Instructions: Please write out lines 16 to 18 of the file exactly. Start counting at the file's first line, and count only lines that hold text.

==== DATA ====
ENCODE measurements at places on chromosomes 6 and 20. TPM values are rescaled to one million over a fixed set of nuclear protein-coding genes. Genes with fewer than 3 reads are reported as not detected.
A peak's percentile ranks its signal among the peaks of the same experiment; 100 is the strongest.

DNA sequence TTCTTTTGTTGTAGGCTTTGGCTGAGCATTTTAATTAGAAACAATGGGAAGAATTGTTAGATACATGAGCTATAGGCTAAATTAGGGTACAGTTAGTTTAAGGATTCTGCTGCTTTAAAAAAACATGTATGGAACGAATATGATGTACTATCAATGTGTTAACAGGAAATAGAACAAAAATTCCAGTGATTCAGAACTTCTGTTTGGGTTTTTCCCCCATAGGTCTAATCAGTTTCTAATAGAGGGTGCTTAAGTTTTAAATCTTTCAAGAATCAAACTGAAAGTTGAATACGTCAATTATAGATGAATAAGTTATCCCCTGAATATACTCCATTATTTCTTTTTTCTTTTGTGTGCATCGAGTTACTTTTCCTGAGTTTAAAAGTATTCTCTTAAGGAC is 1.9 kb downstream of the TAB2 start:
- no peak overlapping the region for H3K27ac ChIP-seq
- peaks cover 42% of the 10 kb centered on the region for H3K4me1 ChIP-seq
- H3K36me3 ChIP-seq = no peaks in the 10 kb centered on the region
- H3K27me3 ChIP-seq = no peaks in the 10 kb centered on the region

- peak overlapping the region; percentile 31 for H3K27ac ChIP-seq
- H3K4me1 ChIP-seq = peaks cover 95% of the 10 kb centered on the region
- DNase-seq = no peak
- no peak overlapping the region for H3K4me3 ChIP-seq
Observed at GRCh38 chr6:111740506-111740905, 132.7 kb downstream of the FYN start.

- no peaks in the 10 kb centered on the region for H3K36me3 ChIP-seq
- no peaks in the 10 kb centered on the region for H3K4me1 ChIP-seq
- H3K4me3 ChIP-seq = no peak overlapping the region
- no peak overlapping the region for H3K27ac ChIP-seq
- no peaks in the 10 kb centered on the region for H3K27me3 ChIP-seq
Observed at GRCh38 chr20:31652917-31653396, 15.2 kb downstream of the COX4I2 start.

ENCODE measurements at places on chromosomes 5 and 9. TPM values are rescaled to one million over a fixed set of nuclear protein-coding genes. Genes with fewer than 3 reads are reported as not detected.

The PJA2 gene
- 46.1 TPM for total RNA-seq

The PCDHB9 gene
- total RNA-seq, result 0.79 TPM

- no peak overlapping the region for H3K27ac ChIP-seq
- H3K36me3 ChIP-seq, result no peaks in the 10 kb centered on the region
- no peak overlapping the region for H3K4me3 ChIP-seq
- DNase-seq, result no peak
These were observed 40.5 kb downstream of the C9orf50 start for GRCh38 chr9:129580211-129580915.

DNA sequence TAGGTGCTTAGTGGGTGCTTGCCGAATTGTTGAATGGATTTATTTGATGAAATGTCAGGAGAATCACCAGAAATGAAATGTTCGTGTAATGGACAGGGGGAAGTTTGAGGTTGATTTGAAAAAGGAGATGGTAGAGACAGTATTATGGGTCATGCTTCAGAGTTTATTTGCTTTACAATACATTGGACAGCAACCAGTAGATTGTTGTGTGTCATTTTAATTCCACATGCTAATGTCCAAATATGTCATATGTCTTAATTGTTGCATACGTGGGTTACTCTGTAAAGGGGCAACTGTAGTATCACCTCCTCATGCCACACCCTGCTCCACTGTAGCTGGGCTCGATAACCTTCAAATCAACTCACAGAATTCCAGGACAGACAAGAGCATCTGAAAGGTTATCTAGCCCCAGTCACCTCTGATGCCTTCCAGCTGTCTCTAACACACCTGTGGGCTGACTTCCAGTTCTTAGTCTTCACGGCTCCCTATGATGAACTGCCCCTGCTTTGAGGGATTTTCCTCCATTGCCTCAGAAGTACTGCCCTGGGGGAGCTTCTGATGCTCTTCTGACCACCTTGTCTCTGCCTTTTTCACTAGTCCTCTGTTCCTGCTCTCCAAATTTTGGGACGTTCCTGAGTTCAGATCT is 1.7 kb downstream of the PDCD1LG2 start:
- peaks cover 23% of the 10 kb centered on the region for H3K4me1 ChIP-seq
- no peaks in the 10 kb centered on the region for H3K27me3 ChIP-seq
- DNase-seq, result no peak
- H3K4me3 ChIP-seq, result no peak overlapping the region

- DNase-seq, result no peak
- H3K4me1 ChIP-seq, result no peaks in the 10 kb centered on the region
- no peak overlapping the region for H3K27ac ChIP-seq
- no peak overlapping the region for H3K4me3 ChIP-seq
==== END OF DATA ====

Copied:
- no peak overlapping the region for H3K27ac ChIP-seq
- no peaks in the 10 kb centered on the region for H3K27me3 ChIP-seq
Observed at GRCh38 chr20:31652917-31653396, 15.2 kb downstream of the COX4I2 start.